Aaron Brown was all smiles Saturday at a sun-splashed Hayward Field after setting a season-best time of 20.07 seconds for a third-place finish in the men's 200 metres at the Diamond League's 44th Prefontaine Classic.
Running in Lane 4, the Toronto sprinter climbed as high as second with the wind at his back before 2018 Commonwealth Games champion Jereem Richards of Trinidad and Tobago passed him on the straightaway and finished in 20.05. American Noah Lyles won in a world-leading and personal-best 19.69.
"I'm pretty happy. It was a really, really strong field," Brown, 25, told the BBC. "I knew all the fast guys were on the outside of me so I wanted to be in good position coming off the curve and hold on at the end.
"It was a pretty good executed race and I'll go back to training and see if I can do even better."
American Noah Lyles set a personal best time of 19.69 seconds to win, while Brown ran a season best time of 20.07 seconds, at the IAAF Diamond League's Prefontaine Classic in Eugene Oregon. 5:30
At the Commonwealth Games in Australia last month, Brown stopped the clock in 20.34 at his season-opening 200 after posting the fastest semifinal in Games history in 20.18. He followed that effort with an identical time at the season-opening Diamond League meet at Doha, Qatar, on May 4.
"I got third [Saturday] and in Doha I was fifth," Brown said, "so I'd like to keep climbing up and hopefully go under 20 [seconds for] a personal best." Brown ran a PB of 20.00 on April 30, 2017, in Baton Rouge, La.
"Aaron should be a 19.90 or 19.80 guy and dipping under that in big races," CBC Sports track analyst Donovan Bailey said last August. "He certainly has great speed endurance, but he absolutely has to run the corner harder than he has [this season] in order to dip under 20 seconds more consistently."
'I sense a different Aaron this year'
Brown ran 20.13 in the 200 final last July at the Canadian championships and finished a trying 2017 campaign with a 20.17 effort in Brussels. He then turned in a season-best 20.08 at the world track and field championships in his 200 heat race but was disqualified for a lane violation at London Stadium.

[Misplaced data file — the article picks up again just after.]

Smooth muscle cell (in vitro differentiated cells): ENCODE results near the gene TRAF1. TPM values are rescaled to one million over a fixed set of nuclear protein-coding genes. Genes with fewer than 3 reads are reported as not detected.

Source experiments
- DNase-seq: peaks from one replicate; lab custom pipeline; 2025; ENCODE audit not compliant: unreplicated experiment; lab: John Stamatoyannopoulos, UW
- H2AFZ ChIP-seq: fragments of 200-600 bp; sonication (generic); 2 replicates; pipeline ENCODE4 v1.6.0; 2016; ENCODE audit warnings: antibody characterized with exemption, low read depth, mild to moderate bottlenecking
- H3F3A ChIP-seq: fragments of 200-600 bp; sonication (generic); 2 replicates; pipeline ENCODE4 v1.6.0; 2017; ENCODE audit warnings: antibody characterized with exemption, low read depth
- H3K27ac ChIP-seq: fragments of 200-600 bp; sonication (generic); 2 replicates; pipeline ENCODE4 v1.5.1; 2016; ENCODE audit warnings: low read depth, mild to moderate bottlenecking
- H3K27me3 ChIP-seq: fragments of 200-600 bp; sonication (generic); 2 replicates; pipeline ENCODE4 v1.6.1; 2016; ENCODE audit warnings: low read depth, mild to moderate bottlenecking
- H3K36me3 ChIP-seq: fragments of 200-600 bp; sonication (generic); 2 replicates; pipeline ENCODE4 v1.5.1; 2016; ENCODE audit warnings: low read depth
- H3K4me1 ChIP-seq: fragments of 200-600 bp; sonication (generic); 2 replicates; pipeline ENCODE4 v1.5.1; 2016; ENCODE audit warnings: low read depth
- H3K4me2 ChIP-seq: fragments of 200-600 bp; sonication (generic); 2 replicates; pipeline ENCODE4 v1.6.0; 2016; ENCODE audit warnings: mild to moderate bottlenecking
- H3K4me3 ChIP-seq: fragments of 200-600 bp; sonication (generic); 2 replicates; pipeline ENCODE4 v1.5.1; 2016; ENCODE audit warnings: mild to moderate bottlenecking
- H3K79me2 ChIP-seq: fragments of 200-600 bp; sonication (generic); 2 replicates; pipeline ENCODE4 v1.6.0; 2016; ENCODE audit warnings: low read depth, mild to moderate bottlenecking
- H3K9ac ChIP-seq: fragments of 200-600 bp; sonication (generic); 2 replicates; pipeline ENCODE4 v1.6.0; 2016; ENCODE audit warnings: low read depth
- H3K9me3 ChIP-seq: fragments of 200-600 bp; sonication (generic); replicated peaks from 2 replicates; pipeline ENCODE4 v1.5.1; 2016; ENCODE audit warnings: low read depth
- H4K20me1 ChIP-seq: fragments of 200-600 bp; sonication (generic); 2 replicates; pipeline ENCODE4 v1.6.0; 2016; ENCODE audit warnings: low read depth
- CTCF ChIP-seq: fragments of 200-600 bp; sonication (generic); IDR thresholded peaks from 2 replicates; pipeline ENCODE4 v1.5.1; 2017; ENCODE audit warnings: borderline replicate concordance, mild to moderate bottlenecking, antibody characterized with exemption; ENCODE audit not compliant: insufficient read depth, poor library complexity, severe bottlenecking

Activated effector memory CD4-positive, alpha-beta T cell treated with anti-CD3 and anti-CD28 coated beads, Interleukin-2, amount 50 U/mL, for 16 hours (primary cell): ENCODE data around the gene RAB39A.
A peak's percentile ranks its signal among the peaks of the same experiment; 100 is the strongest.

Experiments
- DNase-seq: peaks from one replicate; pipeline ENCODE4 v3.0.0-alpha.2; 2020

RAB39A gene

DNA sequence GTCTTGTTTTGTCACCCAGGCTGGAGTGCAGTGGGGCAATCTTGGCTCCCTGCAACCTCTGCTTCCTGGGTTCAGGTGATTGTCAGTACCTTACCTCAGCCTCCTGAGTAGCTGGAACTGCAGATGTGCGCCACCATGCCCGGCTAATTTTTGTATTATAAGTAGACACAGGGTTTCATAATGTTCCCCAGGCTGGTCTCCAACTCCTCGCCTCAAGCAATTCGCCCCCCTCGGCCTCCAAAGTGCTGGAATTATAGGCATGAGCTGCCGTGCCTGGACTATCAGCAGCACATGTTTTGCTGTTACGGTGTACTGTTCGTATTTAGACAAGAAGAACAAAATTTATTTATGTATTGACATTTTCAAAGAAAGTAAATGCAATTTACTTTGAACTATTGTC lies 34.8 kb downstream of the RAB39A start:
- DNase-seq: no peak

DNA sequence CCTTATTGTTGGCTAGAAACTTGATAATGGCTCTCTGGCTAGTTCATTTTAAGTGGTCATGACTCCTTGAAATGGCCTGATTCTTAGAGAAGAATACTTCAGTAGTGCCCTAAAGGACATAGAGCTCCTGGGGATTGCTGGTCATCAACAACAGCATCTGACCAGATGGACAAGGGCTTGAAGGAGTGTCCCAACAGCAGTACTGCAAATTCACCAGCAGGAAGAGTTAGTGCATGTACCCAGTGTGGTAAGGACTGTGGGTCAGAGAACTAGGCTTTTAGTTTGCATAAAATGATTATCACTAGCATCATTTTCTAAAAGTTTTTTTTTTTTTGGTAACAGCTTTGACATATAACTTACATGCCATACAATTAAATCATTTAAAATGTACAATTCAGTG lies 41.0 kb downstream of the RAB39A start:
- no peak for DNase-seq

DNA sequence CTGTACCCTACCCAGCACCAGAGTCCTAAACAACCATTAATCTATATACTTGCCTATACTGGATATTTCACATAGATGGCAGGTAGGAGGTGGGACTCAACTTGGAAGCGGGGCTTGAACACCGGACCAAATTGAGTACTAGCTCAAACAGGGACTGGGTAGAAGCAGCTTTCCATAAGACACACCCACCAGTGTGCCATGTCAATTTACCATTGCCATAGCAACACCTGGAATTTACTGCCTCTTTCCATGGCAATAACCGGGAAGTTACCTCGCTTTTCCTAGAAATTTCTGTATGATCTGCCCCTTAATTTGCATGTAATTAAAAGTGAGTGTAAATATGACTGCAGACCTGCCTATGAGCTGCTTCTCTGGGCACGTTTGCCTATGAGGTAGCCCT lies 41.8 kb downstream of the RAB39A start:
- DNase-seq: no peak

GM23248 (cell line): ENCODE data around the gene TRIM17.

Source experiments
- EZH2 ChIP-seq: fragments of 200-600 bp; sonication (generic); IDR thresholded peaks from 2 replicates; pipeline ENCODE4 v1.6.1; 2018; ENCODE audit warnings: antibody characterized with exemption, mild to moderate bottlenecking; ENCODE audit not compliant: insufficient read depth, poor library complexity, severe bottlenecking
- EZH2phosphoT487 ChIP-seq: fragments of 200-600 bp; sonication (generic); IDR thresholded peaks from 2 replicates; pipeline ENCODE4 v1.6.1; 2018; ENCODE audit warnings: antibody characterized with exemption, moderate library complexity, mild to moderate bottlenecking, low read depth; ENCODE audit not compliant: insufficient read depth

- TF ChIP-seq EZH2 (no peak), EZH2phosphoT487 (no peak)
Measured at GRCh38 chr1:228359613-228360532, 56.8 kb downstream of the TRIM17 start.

"I sense a different Aaron this year, that he has a plan to improve," Bailey said earlier this season. "He's no longer afraid to compete and when he gets to the final [of a race] he has no fear running his own race, staying relaxed and running smoothly. I'm very happy that mentally, he's finally [arrived] and can put it together in the big race."
Lyles, last year's Diamond League champion, has won all four of the Diamond League races he has entered. He ran a 19.83 PB at Doha to break fellow American Ameer Webb's meet record of 19.85, set on May 6, 2016.
Last May in Shanghai, the 20-year-old native of Gainesville, Fla., ran a world-leading 19.90 and returned from injury to capture the circuit's final event in Brussels in September.
Newman injury 'doesn't look good'
Canadian pole vaulter Alysha Newman will have to wait to test her new poles in competition after being forced to withdraw on Saturday after injuring her left knee in warmup.
"I'm not sure what the diagnosis is but it doesn't look good. She was unable to continue," Newman's coach Doug Wood said in a text message to CBC Sports, adding the London, Ont., native has battled tendinitis "for a bit."
On May 4, the 23-year-old used poles from a local club in Doha, Qatar, and placed seventh at the season-opening Diamond League meet with a clearance of 4.54 metres, one day after her eight poles were snapped in transit.
Newman, who matched her personal-best of 4.75 to win a gold medal at the Commonwealth Games in April, was eyeing the meet record of 4.72 in Eugene and was planning to use the competition as a "building block" to achieve her ultimate goal of Olympic gold at Tokyo in 2020.
American Jenn Suhr, 36, shattered the meet record on Saturday, clearing 4.85 for the victory, after Newman had defeated the Olympic champion at last year's adidas Boost Boston Games.
Great Britain's Eliza McCartney, who cleared 4.70 to earn silver at Commonwealth Games, set a PB of 4.85 in Eugene to place second while 2016 Olympic silver medallist Sandi Morris of the United States was third (4.70).
Ronnie Baker repeats in men's 100